Other improvements include a quad chair to replace the SnowPine double chairlift, which will allow ski-in, ski-out access to the SnowPine Village condominiums, and a grooming tractor capable of adding moguls or shapes to slopes.

"We had a very good year, a record December and a record January," Eshbaugh said, adding it was the resort's third best ever. "We had wonderful, wonderful snow; 261 inches during the season, about 80 inches more than average. We were cross-country skiing in the woods, where we don't make snow, in April."

> Cockaigne

Cockaigne had a great start to its season, but it's a wonder it made it all the way through. A fire in late January destroyed the post and beam lodge, built for $1 million by Austria for the 1964 World's Fair and relocated to Cherry Creek in 1966, and everything in it: All rental equipment, ski school uniforms, computers (which contained season pass information) and other office equipment, and the food service equipment.

The resort was closed for 10 days while local people and businesses brought in temporary facilities. Jamestown Awning donated a tent and picnic tables. A 24-foot travel trailer was acquired on loan and used for the sale of lift tickets. Falconer Food Service pitched in a food trailer, and Port-a-johns and a computer were donated.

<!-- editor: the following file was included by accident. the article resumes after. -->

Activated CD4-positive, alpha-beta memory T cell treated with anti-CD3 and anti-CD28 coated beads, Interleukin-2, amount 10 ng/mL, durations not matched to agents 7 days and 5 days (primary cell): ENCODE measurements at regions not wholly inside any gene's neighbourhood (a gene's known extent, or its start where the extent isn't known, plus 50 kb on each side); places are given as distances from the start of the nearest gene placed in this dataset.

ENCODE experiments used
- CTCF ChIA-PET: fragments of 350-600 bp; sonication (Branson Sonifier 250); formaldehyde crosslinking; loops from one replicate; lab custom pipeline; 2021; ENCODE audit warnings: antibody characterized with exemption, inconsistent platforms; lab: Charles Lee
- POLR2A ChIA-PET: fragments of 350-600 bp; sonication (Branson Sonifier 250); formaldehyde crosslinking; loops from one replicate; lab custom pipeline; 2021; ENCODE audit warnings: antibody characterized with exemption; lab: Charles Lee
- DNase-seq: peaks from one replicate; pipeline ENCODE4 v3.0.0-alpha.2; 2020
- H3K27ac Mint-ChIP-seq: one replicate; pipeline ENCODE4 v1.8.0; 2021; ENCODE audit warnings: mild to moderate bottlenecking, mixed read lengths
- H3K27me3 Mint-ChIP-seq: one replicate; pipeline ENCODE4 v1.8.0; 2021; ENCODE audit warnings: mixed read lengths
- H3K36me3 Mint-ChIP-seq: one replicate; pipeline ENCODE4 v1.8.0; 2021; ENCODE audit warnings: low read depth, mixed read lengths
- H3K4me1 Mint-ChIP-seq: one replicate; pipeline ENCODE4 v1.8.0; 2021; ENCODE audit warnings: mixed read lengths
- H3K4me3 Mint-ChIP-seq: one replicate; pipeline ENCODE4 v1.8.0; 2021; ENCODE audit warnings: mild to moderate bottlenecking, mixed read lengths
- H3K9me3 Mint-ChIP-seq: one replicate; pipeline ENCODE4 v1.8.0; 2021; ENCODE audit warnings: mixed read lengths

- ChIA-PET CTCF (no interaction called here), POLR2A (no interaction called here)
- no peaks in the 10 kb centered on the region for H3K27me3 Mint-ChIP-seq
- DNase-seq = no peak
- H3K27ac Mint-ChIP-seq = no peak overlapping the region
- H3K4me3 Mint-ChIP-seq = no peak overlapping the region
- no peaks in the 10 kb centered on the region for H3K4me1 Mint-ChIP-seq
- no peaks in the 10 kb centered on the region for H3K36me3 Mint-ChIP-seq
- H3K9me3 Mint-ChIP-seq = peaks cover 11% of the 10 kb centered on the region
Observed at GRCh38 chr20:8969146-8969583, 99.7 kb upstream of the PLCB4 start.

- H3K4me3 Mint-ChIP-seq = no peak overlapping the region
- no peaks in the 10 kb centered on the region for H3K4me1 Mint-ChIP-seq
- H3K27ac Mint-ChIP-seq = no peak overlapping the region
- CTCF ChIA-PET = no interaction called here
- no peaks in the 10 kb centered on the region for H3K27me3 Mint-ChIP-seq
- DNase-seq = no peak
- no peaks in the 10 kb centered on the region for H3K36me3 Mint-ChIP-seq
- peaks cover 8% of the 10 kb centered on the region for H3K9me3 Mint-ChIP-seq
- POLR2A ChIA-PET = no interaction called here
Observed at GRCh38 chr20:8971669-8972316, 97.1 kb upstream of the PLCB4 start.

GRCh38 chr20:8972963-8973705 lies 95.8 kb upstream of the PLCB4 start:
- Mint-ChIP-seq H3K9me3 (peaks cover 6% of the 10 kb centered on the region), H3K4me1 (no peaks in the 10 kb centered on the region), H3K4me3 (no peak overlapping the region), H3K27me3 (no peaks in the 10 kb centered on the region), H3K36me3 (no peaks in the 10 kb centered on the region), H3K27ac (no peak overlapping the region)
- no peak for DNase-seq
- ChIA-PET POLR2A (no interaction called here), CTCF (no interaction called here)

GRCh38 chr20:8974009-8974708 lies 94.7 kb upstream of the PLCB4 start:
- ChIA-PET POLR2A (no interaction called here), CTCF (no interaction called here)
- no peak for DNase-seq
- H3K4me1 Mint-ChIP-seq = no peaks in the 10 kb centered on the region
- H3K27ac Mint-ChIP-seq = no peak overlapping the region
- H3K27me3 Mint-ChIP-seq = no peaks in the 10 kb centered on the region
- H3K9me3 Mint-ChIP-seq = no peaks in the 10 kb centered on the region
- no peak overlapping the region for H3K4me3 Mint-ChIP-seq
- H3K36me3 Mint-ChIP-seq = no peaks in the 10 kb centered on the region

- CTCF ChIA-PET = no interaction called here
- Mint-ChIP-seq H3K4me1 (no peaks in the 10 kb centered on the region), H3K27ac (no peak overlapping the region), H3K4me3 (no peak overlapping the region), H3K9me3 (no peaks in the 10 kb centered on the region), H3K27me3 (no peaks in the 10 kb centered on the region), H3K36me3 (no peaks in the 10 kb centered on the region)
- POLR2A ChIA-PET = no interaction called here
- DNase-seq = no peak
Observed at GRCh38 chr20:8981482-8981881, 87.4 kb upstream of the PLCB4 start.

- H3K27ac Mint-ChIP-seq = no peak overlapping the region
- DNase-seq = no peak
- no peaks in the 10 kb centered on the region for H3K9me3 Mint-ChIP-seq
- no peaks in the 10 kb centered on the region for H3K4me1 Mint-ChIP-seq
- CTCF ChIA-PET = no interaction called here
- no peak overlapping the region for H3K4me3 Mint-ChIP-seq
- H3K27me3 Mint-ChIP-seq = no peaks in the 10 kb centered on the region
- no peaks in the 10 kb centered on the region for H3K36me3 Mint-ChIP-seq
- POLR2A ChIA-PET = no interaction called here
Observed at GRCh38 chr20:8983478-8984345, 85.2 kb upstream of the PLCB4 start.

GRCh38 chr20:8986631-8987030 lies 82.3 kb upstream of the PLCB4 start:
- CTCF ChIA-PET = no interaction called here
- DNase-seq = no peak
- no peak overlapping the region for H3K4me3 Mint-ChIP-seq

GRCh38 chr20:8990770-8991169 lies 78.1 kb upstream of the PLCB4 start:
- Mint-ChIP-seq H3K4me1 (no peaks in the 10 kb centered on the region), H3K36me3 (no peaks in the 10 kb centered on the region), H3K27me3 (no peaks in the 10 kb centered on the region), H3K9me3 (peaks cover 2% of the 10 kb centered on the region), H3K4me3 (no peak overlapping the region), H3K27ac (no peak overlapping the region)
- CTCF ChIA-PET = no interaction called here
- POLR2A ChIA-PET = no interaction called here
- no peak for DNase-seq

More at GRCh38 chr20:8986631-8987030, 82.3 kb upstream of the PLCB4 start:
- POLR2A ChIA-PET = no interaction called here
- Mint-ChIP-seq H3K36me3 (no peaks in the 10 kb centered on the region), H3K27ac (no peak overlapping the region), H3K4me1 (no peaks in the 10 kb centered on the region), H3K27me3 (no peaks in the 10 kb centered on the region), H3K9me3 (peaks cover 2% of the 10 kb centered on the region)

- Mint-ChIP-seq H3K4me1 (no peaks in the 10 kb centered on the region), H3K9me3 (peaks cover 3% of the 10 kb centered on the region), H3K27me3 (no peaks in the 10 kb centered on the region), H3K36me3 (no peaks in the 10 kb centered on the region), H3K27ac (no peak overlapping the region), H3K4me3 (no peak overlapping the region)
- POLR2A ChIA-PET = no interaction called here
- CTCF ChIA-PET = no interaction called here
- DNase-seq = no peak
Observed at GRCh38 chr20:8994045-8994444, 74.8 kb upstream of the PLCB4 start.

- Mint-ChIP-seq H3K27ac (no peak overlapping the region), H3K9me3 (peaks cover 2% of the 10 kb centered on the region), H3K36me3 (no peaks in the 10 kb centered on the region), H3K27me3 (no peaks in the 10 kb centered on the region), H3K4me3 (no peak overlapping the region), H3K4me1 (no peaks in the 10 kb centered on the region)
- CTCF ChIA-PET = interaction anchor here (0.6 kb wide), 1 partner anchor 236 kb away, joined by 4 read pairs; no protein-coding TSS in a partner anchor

"The sprit of Cockaigne exists," owner Jack Van Scoter said. "We have a loyal customer base, over 20 employees have been with me 30 years or more and I'm proud of that. We have the snow and the people here at Cockaigne. I've been here 41 years and I have customers that have been with me for 41 years."

"We were in the best winter we had in years. What a time to have that happen," said Cockaigne spokesperson Linda Johnson.

Van Scoter said he had no insurance on the building because the $7 million it would take to duplicate it made the cost of insurance prohibitive. He will rebuild the building out of his own pocket.

"We are interviewing architects, we hope to take advantage of the programs that are available for energy efficient buildings," said van Scoter, who wants a deal in place so construction can start in September and be completed in November.